Who is John Suckling? English Cavalier Poet John Suckling biography, life story, information on his poetry, works.
John Suckling; (1609-1642), English Cavalier poet. He was born in Twickenham, the son of a wealthy government official, and was baptized there on Feb. 10, 1609. He studied at Trinity College, Cambridge, and was admitted to Cray’s Inn in 1627. From 1628 to 1630, Suckling traveled in France and Italy, and on his return to England he was knighted. In 1631 he joined the British force, commanded by the 3d marquess of Hamilton, that served under Gustavus Adolphus in the Thirty Years’ War and took part in the victorious Battle of Breitenfeld. After he returned to England in 1632, he made a reputation at court for his wit, prodigality, and addiction to gaming. According to the antiquary John Aubrey, Suckling invented the game of cribbage.
Retiring to his estates in 1635, Suckling wrote A Session of the Poets (1637), a poem containing satirical descriptions of Ben Jonson, Thomas Carew, Sir William Davenant, and other contemporaries. He is better known, however, for his charming lyric verse, of which A Ballad Upon a WedıUng (published with other works in Eragmenta Aurea, 1646) is the most familiar. In addition, he was the author of a work on Socinianism, entitled An Account of Religion by Reason (1646), and of four plays: Aglaura (1637), containing the famous lyric, “Why so pale and wan, fond lover?”, The Goblins (1638); Brennoralt, or the Discontented Colonel (1639); and The Sad One (uncompleted). Suckling himself financed the very lavish first production of Aglaura.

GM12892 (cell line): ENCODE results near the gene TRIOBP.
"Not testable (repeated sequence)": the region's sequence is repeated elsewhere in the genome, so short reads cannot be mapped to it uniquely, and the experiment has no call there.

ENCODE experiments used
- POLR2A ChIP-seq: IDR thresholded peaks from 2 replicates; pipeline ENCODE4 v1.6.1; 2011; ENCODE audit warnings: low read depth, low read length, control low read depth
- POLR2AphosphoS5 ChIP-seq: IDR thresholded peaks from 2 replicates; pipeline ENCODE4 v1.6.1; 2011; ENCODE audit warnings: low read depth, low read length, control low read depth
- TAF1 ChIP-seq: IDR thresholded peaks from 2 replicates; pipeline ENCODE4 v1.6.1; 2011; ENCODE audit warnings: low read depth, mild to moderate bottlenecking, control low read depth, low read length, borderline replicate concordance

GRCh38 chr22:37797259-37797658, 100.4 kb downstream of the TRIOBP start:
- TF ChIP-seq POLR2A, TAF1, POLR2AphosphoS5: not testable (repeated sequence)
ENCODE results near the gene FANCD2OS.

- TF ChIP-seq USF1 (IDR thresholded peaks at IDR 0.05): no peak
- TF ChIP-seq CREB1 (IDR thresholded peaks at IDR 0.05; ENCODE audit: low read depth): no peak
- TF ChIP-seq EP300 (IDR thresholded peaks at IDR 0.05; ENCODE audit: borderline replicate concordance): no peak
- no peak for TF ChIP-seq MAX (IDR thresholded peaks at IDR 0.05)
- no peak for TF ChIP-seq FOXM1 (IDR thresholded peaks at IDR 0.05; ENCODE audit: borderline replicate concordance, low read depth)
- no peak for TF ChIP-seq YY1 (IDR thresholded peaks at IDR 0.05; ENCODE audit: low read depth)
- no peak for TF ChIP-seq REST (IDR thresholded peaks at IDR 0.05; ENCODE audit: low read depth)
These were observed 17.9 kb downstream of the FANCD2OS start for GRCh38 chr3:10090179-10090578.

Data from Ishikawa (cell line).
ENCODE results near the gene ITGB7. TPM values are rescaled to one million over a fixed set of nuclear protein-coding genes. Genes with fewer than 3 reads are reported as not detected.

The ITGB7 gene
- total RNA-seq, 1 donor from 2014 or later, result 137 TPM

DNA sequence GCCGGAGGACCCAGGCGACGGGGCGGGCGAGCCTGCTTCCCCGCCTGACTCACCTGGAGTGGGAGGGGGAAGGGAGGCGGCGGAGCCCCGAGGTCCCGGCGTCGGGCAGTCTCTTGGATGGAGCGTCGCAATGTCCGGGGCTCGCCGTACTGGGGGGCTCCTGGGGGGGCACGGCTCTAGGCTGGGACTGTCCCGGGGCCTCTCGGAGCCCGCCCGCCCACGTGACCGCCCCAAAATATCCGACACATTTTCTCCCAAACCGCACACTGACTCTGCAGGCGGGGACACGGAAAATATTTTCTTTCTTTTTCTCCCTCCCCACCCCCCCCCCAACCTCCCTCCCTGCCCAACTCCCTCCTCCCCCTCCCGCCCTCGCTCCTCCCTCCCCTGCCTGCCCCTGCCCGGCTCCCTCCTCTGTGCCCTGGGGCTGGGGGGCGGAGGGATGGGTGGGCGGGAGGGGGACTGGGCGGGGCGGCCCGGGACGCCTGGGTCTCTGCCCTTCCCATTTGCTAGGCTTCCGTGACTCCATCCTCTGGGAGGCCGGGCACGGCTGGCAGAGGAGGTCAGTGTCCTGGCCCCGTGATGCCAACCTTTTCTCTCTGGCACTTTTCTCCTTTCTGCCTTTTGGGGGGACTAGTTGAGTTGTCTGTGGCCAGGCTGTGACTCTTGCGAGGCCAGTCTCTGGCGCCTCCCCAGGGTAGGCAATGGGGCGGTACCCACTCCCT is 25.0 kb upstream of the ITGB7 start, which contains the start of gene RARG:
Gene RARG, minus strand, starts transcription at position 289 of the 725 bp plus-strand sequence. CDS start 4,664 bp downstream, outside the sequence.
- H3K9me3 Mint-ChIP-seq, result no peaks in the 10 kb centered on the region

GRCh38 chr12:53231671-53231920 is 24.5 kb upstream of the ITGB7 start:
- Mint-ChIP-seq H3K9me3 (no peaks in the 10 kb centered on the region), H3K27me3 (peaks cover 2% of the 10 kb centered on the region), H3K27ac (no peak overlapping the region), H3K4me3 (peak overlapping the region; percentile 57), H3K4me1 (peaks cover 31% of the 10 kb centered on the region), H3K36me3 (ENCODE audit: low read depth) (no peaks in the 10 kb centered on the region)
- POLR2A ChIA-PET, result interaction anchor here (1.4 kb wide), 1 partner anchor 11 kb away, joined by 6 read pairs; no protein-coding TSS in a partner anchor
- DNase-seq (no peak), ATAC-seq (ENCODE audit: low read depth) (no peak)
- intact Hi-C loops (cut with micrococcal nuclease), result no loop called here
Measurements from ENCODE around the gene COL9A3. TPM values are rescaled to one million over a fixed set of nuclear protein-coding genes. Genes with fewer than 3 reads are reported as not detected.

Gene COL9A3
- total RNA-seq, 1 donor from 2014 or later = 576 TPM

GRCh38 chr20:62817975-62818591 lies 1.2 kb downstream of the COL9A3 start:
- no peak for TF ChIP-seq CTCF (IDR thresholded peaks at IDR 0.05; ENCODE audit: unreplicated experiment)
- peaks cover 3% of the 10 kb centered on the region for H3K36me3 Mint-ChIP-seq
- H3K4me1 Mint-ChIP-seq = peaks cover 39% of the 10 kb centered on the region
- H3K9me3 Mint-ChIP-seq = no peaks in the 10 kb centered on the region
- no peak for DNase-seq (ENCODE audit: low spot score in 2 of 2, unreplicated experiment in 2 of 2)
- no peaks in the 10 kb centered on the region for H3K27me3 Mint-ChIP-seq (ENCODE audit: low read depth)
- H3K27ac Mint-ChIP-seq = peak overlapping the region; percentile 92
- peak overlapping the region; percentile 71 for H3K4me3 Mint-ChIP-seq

An ardent Royalist in the struggle between the king and Parliament, Suckling raised a troop of 100 horses at his own expense and accompanied Charles I on his unsuccessful expedition to Scotland in 1639. In 1640 he was elected to the Long Parliament for Bramber. The following year, Suckling was implicated in a plot to rescue Thomas Wentworth, Ist Earl of Strafford, from the Tower of London and to secure French aid against the Parliamentarians. When the plot was discovered, he fled to France, where, according to Aubrey, he took poison and died, in Paris, in May or june 1642.